5 memory problems that are completely normal

When we’re over 60, we can jump to conclusions about our health when we become forgetful. We can get panicked and think it’s the beginning of dementia but tend to forget that memory loss is completely normal, albeit sad and confronting.

So how do you know if your memory lapses are normal or something more serious? Well, there are some simple ways to tell and we have found 5 memory problems that are very normal for anyone.

1. Absentmindedness

You might not realise but you probably have been exhibiting signs of absentmindedness from a young age. Teenagers especially are great at this! If you forgot where you left your keys, it may have been because you didn’t think about where you put it initially, i.e. you were running on autopilot. You may absentmindedly forget to do something you do regularly.

Causes: lack of sleep, stress, low in vitamin B12

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2. Blocking

Have you ever been asked a question and know the answer deep down but can’t put your finger on it? It’s right on the tip of your tongue but can’t reach it. This is called blocking and is the temporary inability to retrieve a memory. Younger people suffer this too and it is completely normal. You may notice it more as you age when you can’t remember names – sadly it’s just part of life!

Causes: lack of sleep, age


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3. Transience

Over time, we can tend to forget facts or events, and sometimes even information that’s quite new to us. Memory works in an interesting way, and works on a use-it or lose-it basis. Think of your brain as a pathway to your memories. Every time you think about something from your past or even from the last few days, you strengthen that pathway. This is why you might have very fond memories of being a child or of the first few years of your child’s life – they tend to be the memories you’ve thought about a lot. This isn’t a memory problem to worry about – your brain is just clearing itself of unused memories, so you can store new ones.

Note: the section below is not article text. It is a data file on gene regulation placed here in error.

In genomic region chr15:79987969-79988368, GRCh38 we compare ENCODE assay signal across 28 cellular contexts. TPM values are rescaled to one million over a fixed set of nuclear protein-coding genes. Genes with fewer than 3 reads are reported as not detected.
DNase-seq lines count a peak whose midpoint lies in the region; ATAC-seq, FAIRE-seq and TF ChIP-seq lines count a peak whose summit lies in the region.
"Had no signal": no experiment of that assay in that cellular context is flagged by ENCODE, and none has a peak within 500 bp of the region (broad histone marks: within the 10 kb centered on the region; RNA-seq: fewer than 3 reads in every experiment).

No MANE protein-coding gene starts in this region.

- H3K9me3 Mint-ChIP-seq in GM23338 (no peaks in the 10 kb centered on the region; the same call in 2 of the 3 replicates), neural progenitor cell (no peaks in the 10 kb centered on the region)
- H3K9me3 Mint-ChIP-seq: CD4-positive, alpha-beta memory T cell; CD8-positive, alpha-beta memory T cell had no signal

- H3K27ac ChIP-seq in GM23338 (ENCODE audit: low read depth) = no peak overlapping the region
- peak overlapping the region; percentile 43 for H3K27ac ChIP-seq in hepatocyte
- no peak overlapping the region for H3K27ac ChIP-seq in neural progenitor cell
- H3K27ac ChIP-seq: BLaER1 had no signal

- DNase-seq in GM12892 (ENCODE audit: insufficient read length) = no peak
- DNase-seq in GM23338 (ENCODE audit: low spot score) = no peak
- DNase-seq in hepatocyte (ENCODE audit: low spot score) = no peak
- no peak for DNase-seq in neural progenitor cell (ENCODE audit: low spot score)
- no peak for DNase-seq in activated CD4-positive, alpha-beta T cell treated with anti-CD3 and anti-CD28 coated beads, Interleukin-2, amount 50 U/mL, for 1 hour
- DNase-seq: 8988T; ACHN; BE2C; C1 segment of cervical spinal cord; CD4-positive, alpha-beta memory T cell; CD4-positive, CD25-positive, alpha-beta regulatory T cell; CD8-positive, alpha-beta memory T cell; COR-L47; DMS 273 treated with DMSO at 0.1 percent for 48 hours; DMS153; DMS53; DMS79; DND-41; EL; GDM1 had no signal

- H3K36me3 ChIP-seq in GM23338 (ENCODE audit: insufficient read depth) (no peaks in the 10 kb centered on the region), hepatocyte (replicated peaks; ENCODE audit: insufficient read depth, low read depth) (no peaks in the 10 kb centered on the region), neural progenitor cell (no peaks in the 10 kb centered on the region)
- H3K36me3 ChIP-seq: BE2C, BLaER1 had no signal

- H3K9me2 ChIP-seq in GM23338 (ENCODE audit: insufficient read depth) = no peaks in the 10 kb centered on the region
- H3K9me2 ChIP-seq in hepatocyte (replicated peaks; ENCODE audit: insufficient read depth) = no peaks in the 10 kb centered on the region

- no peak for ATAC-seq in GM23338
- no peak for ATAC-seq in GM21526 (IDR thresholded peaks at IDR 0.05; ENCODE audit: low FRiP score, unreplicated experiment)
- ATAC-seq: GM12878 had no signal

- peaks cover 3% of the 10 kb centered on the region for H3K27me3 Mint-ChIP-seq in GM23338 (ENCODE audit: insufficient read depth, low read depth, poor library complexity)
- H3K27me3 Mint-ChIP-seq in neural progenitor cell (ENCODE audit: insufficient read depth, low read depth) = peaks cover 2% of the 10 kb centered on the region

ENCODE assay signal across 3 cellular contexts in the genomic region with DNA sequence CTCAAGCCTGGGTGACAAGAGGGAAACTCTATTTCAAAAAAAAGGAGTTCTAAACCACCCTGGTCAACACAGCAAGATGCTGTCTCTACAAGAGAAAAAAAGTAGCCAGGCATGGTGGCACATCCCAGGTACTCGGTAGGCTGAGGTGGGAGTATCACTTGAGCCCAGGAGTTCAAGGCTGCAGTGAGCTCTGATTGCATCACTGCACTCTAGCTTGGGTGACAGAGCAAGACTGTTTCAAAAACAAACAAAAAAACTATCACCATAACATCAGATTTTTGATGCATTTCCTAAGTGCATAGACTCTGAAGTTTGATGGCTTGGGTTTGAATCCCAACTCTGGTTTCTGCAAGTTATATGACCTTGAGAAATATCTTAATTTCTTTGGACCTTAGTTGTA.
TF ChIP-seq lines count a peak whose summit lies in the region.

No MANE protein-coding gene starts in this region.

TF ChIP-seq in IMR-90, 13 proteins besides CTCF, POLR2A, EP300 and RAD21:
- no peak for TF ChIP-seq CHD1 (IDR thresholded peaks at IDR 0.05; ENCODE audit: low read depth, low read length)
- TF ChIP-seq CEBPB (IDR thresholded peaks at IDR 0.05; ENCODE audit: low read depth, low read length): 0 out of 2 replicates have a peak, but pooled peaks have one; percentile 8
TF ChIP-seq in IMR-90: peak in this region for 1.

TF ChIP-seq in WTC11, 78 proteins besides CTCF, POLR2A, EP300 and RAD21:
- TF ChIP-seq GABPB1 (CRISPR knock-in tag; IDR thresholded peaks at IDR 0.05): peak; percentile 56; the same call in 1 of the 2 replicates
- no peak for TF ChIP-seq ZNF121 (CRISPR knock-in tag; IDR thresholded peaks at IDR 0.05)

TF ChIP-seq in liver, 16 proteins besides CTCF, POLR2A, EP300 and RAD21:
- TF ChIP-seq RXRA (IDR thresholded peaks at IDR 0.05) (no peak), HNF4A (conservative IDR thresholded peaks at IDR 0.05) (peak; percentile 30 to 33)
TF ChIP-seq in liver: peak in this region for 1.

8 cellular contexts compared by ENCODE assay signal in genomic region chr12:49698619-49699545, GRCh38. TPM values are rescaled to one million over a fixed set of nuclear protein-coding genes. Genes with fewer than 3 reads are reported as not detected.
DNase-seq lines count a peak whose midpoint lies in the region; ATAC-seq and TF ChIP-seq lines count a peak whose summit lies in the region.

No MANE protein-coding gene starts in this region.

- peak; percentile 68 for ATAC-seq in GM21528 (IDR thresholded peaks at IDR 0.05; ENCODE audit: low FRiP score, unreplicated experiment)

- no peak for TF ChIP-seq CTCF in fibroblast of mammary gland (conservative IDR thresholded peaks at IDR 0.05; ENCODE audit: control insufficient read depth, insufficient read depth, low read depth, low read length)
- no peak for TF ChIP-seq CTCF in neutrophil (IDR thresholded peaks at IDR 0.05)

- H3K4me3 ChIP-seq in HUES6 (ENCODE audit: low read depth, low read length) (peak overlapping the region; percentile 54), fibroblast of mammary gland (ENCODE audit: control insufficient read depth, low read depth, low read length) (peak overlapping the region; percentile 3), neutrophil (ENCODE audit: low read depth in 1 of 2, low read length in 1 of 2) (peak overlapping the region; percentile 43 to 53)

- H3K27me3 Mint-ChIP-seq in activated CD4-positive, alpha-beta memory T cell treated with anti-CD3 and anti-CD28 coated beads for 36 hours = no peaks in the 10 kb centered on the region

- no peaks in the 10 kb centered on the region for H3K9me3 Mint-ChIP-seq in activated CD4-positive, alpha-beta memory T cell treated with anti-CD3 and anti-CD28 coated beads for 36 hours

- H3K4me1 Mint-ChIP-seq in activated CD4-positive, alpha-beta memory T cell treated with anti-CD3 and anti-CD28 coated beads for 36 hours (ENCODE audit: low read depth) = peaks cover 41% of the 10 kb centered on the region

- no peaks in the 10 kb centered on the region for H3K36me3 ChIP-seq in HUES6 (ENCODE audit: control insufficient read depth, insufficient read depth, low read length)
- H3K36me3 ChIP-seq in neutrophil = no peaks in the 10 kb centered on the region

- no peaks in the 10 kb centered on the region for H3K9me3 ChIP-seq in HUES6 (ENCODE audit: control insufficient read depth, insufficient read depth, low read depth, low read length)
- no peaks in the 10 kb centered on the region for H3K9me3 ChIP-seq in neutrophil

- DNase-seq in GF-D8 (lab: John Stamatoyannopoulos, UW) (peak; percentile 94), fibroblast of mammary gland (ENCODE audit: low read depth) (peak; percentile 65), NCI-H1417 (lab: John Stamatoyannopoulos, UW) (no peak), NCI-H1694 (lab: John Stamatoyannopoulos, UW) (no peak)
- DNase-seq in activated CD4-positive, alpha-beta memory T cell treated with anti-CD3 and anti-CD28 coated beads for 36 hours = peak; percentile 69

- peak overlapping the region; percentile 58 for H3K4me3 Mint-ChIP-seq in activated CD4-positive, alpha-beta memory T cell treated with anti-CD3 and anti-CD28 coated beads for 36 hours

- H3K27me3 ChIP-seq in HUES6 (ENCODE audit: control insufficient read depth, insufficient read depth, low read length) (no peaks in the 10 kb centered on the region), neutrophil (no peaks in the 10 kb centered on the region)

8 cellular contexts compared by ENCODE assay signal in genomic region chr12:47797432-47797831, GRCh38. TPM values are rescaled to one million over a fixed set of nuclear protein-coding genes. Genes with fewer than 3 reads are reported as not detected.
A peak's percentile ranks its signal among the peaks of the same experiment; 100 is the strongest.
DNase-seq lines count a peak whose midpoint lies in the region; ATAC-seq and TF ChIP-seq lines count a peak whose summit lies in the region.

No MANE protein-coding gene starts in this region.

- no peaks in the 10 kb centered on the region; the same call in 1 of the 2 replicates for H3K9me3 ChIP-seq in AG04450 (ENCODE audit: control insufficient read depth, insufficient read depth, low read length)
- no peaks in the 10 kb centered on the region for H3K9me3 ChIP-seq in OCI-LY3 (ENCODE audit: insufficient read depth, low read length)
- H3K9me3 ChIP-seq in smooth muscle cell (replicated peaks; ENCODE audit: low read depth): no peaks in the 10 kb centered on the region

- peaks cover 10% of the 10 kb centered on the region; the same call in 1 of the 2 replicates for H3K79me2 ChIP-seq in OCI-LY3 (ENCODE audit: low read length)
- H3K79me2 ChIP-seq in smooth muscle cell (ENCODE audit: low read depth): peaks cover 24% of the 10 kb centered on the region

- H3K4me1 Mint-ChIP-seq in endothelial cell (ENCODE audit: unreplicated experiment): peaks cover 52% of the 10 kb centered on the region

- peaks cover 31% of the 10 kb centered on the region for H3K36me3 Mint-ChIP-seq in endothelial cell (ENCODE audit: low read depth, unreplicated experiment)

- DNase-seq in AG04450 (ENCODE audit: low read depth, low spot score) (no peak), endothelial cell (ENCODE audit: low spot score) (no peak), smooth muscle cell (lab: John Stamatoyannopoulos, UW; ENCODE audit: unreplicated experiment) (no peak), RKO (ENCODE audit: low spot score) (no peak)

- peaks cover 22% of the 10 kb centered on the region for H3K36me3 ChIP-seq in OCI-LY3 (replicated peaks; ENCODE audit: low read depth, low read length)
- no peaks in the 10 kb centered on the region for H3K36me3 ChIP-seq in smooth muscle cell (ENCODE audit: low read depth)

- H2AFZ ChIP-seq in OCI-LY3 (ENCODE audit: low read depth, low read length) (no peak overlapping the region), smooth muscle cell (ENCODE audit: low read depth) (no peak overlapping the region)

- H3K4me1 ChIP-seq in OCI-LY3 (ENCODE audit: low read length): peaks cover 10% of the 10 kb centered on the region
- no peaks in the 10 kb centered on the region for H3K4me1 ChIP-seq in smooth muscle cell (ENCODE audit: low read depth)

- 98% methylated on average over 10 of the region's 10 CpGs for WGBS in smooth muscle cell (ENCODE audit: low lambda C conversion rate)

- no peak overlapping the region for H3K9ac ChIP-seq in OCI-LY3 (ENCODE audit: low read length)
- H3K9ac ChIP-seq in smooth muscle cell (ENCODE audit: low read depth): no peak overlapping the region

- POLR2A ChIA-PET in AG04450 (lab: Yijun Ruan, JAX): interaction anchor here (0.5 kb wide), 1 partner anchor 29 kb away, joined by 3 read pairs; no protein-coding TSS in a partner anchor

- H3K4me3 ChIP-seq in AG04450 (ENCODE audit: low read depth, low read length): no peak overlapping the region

Causes: lack of brain stimulation, lack of sleep, stress, depression


4. Misattribution

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Have you ever been talking to someone and find yourself telling a story and they pull you up on some details? This is called misattribution and is what happens when you remember half of something accurately, but falsely remember the other parts, sort of like joining two stories or memories. Like other memory lapses, this type is more common with age.

Causes: age, lack of concentration


5. Bias

Even if you think you have a great memory, bias can be something you cannot help. You can recall situations as you’ve perceived them, only to be told by someone else that’s not at all how it happened. The story’s right but your memory of how you felt or acted is affected by your own bias.

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Causes: unknown


When memory loss may be serious

If you are very worried about your memory, ask yourself these three questions:

1. Has your memory loss ever scared you or your family members?

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2. Are people that care about you expressing concern?

3. Do you struggle to make simple decisions every day?


Tell us, do you find yourself forgetting more as you get older?